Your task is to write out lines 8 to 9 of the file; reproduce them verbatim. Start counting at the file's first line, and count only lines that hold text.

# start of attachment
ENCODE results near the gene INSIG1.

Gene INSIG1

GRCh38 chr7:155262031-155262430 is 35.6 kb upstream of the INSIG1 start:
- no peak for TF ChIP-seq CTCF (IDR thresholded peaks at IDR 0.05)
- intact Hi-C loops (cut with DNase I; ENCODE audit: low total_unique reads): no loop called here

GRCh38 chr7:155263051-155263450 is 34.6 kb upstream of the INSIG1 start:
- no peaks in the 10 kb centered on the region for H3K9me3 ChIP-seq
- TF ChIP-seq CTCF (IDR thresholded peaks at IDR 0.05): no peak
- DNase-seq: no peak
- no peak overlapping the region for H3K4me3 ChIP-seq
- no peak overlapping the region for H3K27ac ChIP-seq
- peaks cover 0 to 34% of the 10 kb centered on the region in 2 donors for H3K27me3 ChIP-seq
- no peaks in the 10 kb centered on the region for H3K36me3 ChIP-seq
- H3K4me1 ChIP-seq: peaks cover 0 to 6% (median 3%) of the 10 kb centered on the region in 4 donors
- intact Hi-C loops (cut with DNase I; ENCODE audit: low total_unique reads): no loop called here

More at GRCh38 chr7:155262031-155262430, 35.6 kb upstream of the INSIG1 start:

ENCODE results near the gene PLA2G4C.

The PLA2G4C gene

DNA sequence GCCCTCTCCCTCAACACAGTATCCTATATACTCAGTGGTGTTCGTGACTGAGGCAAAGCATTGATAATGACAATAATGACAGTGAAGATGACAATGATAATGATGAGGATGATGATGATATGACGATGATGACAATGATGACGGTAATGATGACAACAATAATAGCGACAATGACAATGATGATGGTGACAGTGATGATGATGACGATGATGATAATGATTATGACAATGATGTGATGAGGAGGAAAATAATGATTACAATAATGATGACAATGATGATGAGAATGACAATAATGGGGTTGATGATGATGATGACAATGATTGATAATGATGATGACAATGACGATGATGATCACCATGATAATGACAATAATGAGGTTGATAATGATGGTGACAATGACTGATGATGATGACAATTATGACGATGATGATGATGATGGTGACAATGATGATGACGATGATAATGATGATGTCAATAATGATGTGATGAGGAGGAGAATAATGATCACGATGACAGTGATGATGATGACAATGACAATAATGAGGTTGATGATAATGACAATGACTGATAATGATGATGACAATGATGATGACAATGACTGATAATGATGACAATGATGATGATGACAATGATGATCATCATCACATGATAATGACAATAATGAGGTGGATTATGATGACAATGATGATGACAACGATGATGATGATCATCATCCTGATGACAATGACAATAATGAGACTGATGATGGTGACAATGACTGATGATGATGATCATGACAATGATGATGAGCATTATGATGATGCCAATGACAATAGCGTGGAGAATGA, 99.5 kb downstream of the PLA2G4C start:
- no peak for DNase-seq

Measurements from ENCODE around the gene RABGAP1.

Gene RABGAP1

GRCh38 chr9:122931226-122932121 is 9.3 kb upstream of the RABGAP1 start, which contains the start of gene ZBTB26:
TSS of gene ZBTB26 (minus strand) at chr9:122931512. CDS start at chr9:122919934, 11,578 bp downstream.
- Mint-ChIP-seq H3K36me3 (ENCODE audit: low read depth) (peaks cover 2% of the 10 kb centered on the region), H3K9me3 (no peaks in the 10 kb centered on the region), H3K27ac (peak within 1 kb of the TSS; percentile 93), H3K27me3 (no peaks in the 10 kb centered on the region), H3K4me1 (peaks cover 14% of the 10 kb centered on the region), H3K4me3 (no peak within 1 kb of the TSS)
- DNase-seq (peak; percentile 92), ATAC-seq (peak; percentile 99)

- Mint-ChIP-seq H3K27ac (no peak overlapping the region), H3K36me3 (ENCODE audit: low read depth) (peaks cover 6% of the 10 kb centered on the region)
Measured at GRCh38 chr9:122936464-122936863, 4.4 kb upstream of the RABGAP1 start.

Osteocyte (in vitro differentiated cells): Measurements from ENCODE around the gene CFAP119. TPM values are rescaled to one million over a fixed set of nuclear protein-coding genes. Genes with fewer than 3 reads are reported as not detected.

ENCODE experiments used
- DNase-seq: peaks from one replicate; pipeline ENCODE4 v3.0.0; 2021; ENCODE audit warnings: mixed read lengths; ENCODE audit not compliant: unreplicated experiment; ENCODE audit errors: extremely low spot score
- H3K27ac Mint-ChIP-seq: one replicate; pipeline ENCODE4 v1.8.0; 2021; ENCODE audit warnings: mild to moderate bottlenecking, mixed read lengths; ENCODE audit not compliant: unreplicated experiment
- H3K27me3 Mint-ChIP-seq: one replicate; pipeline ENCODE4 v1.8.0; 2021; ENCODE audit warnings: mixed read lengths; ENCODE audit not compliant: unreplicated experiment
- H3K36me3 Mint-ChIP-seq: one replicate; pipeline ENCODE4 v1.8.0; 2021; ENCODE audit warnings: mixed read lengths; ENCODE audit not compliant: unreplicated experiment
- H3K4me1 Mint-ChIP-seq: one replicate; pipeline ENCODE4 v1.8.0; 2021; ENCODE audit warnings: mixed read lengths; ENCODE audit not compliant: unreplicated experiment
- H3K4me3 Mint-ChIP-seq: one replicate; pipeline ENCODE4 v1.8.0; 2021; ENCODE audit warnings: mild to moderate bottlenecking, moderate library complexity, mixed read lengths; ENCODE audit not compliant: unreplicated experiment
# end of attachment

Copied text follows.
- TF ChIP-seq CTCF (IDR thresholded peaks at IDR 0.05): no peak
- DNase-seq: no peak